Feminist Pastor Top Ten

Not too long ago, I was describing part of my thesis project to a colleague after a conversation about the search and call process. “It’s a prayer shawl,” I told him, “with the names and images of the women I consider to be my saints, the cloud of witnesses that surround me.”

“Whoa,” he replied. “You’re going to have to tone down that crazy feminist stuff when you meet with search committees.”

Now, truth be told, I don’t consider myself a “crazy” feminist. I am a feminist, yes, in that I feel that men and women are equal and deserve to be treated as such. Perhaps I am a strong feminist, in that I believe that men are not the “default” humans, with women being an afterthought. I believe influential women should be celebrated in the same way influential men have been for millennia. I also believe that women have the same access to God, Christ, and the Holy Spirit that men do, and the same ability to share that with a parish community. If that makes me a “crazy feminist,” then I will proudly claim that title.

So, in honor of that, here are my top ten reasons I won’t tone down my “crazy feminism:”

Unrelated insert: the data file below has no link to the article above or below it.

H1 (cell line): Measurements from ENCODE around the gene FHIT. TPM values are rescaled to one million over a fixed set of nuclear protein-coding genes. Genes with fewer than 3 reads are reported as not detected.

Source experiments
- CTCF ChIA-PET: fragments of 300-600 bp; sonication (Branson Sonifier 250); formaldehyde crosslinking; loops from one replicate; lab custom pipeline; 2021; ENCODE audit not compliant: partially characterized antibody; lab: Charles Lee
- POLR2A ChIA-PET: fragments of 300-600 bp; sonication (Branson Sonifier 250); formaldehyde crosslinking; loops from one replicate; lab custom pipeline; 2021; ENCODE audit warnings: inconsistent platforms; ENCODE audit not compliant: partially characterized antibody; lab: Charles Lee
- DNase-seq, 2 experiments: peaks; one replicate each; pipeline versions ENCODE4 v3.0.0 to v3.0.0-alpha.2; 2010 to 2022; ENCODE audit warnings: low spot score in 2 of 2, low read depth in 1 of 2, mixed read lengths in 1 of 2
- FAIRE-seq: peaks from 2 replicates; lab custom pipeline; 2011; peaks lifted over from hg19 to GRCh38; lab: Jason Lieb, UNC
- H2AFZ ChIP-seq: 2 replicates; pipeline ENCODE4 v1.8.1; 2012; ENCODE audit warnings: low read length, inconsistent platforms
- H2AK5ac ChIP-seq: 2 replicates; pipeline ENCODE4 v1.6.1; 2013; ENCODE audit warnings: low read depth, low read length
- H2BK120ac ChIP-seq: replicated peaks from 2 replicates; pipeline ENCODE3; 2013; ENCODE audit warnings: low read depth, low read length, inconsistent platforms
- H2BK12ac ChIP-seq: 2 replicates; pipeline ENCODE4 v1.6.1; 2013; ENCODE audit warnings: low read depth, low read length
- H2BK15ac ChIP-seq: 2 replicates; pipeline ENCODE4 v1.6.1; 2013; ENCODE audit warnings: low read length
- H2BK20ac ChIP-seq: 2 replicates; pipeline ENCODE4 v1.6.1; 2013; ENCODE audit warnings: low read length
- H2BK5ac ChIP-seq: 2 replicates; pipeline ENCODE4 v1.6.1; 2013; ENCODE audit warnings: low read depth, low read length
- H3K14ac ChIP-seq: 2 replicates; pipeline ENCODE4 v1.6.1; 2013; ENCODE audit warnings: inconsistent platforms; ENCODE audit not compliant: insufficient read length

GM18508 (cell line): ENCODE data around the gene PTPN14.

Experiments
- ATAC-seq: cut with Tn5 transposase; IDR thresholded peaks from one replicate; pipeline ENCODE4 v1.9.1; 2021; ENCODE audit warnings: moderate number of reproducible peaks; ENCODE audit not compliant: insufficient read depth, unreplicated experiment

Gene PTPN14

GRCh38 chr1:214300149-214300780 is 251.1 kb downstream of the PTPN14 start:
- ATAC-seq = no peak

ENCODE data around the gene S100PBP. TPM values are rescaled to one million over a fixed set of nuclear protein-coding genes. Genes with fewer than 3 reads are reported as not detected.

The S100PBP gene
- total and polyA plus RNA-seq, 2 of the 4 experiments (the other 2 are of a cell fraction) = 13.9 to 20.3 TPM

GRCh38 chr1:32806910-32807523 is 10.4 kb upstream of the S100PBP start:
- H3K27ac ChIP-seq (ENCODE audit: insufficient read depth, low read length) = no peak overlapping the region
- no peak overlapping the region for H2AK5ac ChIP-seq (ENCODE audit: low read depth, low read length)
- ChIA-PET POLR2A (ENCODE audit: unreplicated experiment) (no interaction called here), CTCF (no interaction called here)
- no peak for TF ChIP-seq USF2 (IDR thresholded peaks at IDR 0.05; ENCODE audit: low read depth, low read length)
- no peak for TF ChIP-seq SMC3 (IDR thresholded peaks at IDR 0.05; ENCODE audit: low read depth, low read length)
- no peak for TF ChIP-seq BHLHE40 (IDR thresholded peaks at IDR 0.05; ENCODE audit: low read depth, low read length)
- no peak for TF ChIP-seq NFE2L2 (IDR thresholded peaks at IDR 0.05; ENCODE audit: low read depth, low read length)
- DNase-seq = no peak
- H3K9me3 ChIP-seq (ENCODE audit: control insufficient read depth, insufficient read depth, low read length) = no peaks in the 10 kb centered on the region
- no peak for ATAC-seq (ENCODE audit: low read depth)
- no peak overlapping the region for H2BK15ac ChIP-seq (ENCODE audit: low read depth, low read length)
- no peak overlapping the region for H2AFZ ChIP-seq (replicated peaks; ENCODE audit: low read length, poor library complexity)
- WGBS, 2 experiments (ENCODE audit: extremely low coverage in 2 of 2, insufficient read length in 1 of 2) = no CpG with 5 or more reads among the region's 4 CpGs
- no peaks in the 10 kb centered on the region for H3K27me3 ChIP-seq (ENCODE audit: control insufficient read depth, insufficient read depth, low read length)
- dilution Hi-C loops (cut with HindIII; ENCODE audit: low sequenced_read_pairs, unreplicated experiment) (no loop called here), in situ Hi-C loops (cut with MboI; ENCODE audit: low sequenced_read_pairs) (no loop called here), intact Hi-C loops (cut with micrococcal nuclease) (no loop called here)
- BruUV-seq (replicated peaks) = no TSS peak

10. Because I grew up going to Sunday school and learning about the men in the Bible, but not the women. The women are there and are important, and I want to be sure that children being raised in the church today know about them. They should not only know Moses, Abraham, Paul, Samuel, Jonah, Peter, and Noah, but Deborah, Miriam, Phoebe, Martha, Hagar, Ruth and Rebekah. Most kids in Sunday school know about David and Goliath, or Daniel in the lion’s den, but do they know about Esther saving her people, or Rachel and the idols? These women are in our sacred texts—shouldn’t our children know about them? Shouldn’t we?

9. Because I want the young women and the young men growing up in the body of Christ to know that they are all equally part of that body—with equal benefit and responsibility. It does a disservice to both genders when the Church says otherwise. Let us look at the Bible, particularly at the first chapter of Acts, where it lists the names of the Apostles who went to the room upstairs in Jerusalem, and says, “all these were constantly gathered in prayer, together with certain women.” It certainly seems to me like women were an important and included part of that very early Church. And like then, today we need all the ministers—in all areas of ministry—that we can get. So why should we discount half the population?